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Cryogenic Orbital Testbed (CRYOTE) Ground Test Article, Final ReportLiquid propulsion has been used since Robert Goddard started developing a liquid oxygen (LO2) and gasoline powered rocket and fired it in 1923 (Ref. 1). In the following decades engineers settled on the combination of liquid hydrogen (LH2) and LO2 as the most efficient propellant combination for in-space travel. Due to their low temperatures (LH2 at 20 K and LO2 at 90 K), they require special handling and procedures. General Dynamics began developing LO2 and LH2 upper stages in 1956 in the form of Centaur, these efforts were soon funded by the Department of Defense in conjunction with NASA (beginning in 1958) (Ref. 2). Meanwhile NASA also worked with McDonnell Douglas to develop the SIV-B stage for the Saturn V rocket. In the subsequent years, the engineers were able to push the Centaur to up to 9 hr of orbital lifetime and the SIV-B to up to 6 hr. Due to venting the resultant boil-off from the high heat loads through the foam insulation on the upper stages, both vehicles remained in a settled configuration throughout the flights, thus the two phases of propellant (liquid and vapor) were separated at a known location. The one exception to this were the Titan/Centaur missions, which thanks to the lower boil-off using three layers of multilayer insulation (MLI), were able to coast unsettled for up to 5.25 hr during direct geosynchronous orbit insertion missions. In the years since there has been a continuous effort to extend the life of these upper stages from hours to days or even months.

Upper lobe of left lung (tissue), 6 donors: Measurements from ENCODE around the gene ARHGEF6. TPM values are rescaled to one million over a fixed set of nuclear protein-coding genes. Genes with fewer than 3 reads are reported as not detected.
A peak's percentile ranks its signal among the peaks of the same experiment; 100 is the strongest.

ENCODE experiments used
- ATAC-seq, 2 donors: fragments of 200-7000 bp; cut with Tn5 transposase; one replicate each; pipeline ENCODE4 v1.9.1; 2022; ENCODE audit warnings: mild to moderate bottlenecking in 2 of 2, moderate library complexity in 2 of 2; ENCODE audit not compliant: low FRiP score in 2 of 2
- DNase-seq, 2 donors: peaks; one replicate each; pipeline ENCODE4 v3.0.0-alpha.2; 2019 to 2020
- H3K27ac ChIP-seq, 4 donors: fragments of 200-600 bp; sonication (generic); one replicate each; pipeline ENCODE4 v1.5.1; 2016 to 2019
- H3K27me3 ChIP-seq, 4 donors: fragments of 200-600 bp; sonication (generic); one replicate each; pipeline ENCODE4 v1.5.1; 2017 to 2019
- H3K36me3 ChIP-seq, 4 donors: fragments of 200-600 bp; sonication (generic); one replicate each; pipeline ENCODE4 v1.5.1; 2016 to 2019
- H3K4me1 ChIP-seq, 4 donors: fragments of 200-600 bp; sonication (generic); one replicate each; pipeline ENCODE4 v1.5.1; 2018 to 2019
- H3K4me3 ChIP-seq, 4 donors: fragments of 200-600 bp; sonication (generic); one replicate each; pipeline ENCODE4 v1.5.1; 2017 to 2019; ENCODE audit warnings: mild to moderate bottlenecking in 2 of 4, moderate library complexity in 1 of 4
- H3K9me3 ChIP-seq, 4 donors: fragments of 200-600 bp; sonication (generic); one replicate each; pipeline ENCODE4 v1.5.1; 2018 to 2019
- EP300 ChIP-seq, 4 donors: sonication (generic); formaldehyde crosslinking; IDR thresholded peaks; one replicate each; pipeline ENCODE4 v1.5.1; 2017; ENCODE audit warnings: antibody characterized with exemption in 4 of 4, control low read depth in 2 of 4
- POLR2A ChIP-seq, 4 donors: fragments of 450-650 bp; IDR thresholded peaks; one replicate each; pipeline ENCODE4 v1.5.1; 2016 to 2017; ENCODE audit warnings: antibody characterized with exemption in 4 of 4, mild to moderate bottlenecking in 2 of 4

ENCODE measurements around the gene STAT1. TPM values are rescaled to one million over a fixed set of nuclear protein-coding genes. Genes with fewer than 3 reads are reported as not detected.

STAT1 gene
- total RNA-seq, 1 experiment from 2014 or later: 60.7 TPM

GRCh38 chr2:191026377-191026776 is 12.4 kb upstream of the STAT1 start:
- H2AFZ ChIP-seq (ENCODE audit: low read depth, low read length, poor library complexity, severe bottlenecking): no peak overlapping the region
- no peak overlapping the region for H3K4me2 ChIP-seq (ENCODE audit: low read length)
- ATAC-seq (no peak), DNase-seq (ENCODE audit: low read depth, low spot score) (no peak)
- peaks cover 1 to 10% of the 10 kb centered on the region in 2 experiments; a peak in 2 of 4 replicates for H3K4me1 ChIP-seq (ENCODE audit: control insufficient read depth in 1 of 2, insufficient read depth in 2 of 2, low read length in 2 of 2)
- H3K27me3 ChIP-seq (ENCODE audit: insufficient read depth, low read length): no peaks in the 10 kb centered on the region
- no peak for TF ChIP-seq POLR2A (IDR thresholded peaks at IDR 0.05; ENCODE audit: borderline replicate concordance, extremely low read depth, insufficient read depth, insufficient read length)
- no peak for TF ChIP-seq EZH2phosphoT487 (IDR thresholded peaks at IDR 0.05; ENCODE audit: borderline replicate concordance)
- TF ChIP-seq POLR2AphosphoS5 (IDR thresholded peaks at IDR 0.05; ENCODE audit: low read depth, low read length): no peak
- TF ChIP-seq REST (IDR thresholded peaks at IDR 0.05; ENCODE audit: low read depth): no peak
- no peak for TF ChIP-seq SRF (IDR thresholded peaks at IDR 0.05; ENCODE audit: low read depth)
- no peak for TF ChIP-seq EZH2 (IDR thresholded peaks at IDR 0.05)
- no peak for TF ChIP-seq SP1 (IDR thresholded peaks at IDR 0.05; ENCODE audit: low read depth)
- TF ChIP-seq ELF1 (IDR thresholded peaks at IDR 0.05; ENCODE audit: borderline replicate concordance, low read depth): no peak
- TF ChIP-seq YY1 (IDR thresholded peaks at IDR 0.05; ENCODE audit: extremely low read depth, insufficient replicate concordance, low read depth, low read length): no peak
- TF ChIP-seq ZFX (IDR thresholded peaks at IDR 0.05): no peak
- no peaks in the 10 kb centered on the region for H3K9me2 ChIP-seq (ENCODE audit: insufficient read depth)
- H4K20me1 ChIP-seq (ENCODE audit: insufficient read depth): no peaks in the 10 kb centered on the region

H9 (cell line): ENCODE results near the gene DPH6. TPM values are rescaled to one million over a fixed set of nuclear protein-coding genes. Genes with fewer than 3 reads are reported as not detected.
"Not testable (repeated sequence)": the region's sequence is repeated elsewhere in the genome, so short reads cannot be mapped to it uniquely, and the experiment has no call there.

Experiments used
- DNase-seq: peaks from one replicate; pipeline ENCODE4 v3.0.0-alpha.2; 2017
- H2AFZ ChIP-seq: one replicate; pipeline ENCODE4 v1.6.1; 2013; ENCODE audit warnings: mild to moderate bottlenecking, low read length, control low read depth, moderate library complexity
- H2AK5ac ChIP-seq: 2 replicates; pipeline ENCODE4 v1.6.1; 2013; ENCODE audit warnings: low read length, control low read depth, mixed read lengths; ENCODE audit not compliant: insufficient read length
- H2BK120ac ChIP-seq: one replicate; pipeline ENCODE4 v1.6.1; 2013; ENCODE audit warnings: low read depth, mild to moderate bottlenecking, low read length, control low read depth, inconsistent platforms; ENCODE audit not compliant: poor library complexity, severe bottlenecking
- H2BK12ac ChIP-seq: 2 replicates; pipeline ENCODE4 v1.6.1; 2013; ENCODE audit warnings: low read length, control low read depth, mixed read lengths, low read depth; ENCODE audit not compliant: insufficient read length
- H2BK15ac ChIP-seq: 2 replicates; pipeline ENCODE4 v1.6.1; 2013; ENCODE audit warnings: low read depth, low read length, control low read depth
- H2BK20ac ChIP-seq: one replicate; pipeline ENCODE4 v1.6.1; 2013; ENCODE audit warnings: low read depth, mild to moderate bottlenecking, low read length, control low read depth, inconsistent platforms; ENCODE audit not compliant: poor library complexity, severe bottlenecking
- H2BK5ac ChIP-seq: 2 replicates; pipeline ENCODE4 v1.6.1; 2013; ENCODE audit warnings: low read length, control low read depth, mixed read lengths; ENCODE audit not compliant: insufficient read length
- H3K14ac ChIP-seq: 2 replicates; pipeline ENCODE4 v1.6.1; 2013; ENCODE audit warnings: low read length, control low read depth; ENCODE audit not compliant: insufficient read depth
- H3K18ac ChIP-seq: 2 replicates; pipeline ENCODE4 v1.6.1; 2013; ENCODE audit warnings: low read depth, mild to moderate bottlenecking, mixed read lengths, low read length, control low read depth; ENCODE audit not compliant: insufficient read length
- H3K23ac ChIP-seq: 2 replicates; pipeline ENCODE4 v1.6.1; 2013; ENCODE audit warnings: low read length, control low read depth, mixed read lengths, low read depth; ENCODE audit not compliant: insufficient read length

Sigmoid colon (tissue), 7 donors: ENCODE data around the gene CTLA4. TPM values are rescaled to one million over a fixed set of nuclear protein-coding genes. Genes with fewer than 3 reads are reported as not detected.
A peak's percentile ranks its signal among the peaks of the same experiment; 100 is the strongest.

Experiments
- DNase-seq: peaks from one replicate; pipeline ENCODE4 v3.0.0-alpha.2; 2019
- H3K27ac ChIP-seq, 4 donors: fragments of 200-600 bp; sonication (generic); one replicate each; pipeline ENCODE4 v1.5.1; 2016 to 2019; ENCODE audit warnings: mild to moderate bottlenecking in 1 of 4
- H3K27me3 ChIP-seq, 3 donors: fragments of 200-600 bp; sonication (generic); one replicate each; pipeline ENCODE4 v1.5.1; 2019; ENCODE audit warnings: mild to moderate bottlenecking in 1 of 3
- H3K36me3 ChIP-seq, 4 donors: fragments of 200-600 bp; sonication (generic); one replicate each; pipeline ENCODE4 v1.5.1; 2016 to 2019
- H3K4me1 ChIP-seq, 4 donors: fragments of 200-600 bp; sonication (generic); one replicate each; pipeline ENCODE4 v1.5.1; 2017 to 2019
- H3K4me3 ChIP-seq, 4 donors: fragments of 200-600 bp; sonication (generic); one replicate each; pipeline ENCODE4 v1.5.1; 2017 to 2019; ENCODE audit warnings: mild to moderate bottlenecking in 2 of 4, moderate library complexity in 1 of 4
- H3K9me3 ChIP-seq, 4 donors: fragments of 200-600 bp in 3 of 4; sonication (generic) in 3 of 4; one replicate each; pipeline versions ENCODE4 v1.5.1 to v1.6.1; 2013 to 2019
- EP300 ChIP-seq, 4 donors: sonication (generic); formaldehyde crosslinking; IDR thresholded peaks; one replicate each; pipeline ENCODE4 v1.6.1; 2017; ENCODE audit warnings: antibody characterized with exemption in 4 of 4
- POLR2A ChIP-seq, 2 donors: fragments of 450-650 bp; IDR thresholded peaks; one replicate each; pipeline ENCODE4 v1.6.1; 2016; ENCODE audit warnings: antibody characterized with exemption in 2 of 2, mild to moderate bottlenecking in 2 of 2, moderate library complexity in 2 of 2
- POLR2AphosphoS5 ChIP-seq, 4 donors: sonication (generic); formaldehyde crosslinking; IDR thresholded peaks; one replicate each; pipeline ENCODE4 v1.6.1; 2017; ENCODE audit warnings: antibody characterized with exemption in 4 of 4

Document ID
Acquisition Source
Glenn Research Center
Document Type
Technical Memorandum (TM)
Johnson, Wesley L.
(NASA Glenn Research Center Cleveland, OH United States)
Rhys, Noah O.
(Yetispace, Inc. Huntsville, AL, United States)
Bradley, David E.
(Yetispace, Inc. Huntsville, AL, United States)
Wollen, Mark
(Innovative Engineering Solutions Murrieta, CA, United States)
Kutter, Bernard
(United Launch Alliance Denver, CO, United States)
Gravlee, Mari
(United Launch Alliance Denver, CO, United States)
Walls, Laurie K.
(NASA Kennedy Space Center Cocoa Beach, FL, United States)
Date Acquired
December 1, 2015
Publication Date
October 1, 2015
Subject Category
Fluid Mechanics And Thermodynamics
Spacecraft Design, Testing And Performance
Report/Patent Number
Funding Number(s)
WBS: WBS 359615.
Distribution Limits
Public Use Permitted.
Joule-Thompson Effect
Multilayer Insulation
Cryogenic Fluid Management
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